Others counter that it’s possible to maintain high standards while making Ed.D. programs more relevant to the work they’re preparing their students to do. In fact, proponents of distinguishing Ed.D.s from Ph.D.s at education schools say the status quo is a greater threat to quality.
“I think there are a set of legitimate questions and concerns about this that need to be on the table,” said Joseph F. Murphy, a professor at Vanderbilt’s Peabody college of education. “But, at the end of the day, it’s very difficult for me to imagine that it could be any worse than it is now.”
Although often not required, a doctorate is close to a rite of passage for aspirants to the superintendency, particularly in medium-size and large districts. About three-quarters of those leading school systems with 3,000 students or more have one, according to data from the American Association of School Administrators.
Some education schools offer just one doctoral degree. At Harvard University, the school gives only Ed.Ds; at Ohio State University, only Ph.D.s. What matters is whether an institution has different courses of study depending on the candidate’s career goals, said Lee S. Shulman, the president of the Carnegie Foundation for the Advancement of Teaching, in Stanford, Calif.
In practice, he said, many education schools put all doctoral candidates through very similar programs. Whether hoping to be superintendents or scholars, they take a series of courses that culminates in a work of independent research, yielding the kind of study that could be published in a peer-reviewed journal.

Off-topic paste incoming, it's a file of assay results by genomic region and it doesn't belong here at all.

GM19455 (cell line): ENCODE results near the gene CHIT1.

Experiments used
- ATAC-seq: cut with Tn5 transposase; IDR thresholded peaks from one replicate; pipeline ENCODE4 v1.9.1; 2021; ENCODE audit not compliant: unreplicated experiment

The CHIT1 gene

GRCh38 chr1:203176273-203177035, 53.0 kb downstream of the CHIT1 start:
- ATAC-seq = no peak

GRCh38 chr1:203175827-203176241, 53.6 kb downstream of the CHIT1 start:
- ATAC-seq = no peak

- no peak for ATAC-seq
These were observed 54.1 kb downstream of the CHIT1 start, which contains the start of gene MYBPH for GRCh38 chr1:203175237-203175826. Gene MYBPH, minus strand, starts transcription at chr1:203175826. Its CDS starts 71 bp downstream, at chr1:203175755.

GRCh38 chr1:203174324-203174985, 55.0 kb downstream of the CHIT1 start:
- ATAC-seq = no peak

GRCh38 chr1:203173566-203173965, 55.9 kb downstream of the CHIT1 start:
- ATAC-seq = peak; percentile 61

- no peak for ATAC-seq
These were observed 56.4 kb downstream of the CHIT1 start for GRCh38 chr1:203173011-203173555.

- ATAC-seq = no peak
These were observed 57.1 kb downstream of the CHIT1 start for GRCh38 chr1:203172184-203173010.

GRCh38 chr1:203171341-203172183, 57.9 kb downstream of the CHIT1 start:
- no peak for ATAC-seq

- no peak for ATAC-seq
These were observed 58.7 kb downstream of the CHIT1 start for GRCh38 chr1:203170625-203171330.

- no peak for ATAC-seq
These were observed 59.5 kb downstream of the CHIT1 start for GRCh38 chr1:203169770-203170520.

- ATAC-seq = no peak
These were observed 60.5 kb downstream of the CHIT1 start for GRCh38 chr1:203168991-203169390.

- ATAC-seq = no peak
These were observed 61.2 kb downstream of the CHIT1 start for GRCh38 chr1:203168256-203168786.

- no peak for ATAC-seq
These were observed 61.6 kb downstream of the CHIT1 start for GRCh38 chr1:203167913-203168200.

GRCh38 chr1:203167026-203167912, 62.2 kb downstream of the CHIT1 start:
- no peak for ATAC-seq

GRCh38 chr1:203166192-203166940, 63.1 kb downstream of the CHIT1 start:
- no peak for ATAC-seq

“We have come to a situation where we have neither a first-rate model for the professional doctorate, which you can call the Ed.D., nor do we have a really good model for the research doctorate, because we’re basically using the same model to educate both,” Mr. Shulman said.
When the department of educational leadership and higher education at St. Louis University asked itself what aspiring superintendents needed to learn, the answer wasn’t how to produce scholarly research. So the school phased out the dissertation for its Ed.D. program and replaced it with a long-term assignment in which three or four candidates work together to examine an applied problem.
Ms. Condon, the middle school principal, jumped at the chance to do such a project, which initially was offered as an option in 2003 and now is required. She and two other St. Louis-area principals looked at teacher-tenure polices because they’d seen their effects firsthand.
“We all agreed that teacher tenure wasn’t necessarily a good thing,” Ms. Condon said. “It was not motivating teachers to stay on top of their game.”
Each team member took charge of one part of the project. Ms. Condon compared job-protection rules in Missouri with those in other states. Another principal surveyed the history of teacher tenure, and the third examined how institutions in various sectors assessed their policies.